Anything But Empty

"Let your words be anything but empty."

Abuse and Throwing Stones


“Let he who has no sin cast the first stone…”

This is one of the most comforting stories in the Bible. People go to this story, the picture of Jesus stooping in the dirt with the woman caught in adultery, surrounded by the men caught throwing stones, and they feel comforted that they have a Savior who advocates for them. We can move beyond managing shame and guilt to a place of know that Jesus speaks equalizing words of forgiveness and grace on our behalf.

But sometimes this verse is lifted out; lifted out from the heart of Jesus for the hurting, marginalized, abused and voiceless. I’ve recently heard this verse used specifically in a Christian abuse context in order to expedite the story of redemption and forgiveness, while bypassing the work of true healing that is often necessary in the face of abuse.

I’ve heard Christians say in the wake of abuse from fellow Christians that we cannot condemn because we have all sinned and have no place to throw stones; as if speaking out against injustices, even against our own brothers and sisters, and leaving room for the abused to confront their abusers, is the equivalent of throwing stones.

These words must never be used to excuse not calling out injustice when it occurs. God forbid we use these words to do the very opposite of what Jesus did when he spoke them.

Return to that picture once again; the picture of Jesus stepping through the throng of accusers encircled like vultures around the woman, the woman with no one to speak for her, the woman without an advocate, a woman who had lived her life in the hands of a patriarchy where she may have very well been seen as a commodity, whose voice meant very little in comparison with her accusers, the men who twisted the words and heart of God in order to suit their own desires.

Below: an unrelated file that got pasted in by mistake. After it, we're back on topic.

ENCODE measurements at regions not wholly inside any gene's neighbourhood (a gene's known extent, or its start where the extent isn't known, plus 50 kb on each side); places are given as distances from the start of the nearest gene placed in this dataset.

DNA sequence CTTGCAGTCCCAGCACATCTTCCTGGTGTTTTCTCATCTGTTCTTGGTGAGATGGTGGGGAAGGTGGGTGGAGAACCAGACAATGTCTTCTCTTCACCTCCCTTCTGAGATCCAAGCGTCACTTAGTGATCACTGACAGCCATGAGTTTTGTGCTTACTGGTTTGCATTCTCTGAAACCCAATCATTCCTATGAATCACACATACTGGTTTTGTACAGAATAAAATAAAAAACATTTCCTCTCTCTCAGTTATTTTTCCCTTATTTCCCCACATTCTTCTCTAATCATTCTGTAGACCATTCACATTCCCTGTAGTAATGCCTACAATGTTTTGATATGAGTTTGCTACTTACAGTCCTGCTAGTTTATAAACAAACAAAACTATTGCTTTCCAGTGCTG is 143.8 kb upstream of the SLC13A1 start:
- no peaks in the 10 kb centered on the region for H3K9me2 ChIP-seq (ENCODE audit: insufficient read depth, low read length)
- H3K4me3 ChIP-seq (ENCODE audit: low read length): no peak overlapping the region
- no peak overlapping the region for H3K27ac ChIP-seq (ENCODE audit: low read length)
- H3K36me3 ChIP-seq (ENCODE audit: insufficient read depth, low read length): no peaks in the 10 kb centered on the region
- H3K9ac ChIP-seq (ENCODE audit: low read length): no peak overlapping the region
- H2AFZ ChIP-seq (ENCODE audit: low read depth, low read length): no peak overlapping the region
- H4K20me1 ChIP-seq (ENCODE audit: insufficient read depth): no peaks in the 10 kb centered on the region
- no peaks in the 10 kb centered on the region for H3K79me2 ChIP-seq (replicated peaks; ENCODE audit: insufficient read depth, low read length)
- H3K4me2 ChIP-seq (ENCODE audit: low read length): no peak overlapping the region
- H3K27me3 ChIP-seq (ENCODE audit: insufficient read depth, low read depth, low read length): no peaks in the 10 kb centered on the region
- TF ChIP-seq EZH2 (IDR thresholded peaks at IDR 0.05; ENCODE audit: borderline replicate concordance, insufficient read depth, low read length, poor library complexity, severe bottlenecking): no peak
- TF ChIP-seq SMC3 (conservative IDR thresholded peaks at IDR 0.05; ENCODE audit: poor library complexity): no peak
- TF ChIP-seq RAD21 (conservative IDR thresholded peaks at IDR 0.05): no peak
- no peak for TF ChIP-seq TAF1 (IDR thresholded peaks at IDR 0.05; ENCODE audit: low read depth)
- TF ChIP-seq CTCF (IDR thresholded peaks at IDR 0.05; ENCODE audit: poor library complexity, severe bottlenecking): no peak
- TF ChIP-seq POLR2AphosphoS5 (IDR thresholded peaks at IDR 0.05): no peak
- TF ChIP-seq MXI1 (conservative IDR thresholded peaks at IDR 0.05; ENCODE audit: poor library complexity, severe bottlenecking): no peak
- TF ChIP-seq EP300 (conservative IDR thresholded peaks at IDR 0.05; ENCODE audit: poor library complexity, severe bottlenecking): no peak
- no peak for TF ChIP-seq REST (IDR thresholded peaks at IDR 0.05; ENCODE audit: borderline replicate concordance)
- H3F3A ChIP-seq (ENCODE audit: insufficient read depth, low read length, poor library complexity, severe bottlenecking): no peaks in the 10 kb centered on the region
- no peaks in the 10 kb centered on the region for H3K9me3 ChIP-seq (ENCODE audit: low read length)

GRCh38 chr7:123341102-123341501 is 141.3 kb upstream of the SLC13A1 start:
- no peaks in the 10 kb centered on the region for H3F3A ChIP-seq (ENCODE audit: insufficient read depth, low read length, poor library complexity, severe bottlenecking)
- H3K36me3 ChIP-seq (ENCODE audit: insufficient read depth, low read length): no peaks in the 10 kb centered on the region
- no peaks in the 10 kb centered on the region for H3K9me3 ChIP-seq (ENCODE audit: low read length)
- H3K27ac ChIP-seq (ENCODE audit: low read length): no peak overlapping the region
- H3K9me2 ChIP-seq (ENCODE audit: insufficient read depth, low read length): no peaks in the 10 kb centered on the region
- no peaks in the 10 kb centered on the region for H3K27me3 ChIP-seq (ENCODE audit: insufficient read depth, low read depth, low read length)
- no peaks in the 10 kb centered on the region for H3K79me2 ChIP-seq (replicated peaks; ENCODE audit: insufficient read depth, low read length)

Jesus spoke those words as her advocate.

God forbid we use those words to shame the voiceless, to shame the advocates who speak for those who are abused and harmed.

How dare we accuse them of throwing stones when they speak against an abuser or a predator, even if the abuser is a brother or sister in Christ.

How dare we call it evil work, and commit the same sin of the Pharisee’s attributing to Satan the work of Jesus, when abuse is uncovered and truth is brought to light.

How dare we be more ready to call the revelation of abuse evil and criminal then we are to call the act itself evil and criminal.

God forbid we use the words of Jesus to enable abuser dynamics.

God forbid we use these words to recast the abuser as victim, and victim and advocate as a thrower of stones.

“Let he who has no sin cast the first stone…”

Yes, this speaks to the unimaginable grace of God. This speaks to the fact that, yes, grace is sufficient for the covering of sins, from a liar to a child abuser. They should provide comfort to those who have committed the most egregious of sins, knowing that Jesus’ heart still beats love for them and a longing to redeem and save.

We can believe that Jesus has the power to restore all people, but this does not mean that in order to protect our own brothers and sisters in Christ that we encourage victims to “hush,” “take it to elders first”, “keep it in the family”, “don’t indulge in bitterness.” And it certainly doesn’t mean when abusers are caught and expected to face justice that we accuse their victims of “throwing stones.”

Yes, these words speak to the fact that there is no place for a high horse in regards to our standing before God or deserving of grace; but one doesn’t need a high horse to speak out on behalf of justice and the victims of abuse.

Our place is first and foremost in the dirt with those who are wounded, those who are in the margins, encircled and trapped, fending of the predators.


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One thought on “Abuse and Throwing Stones

  1. Pamela Gipson on said:

    Love it, you are amazing and I am so proud.

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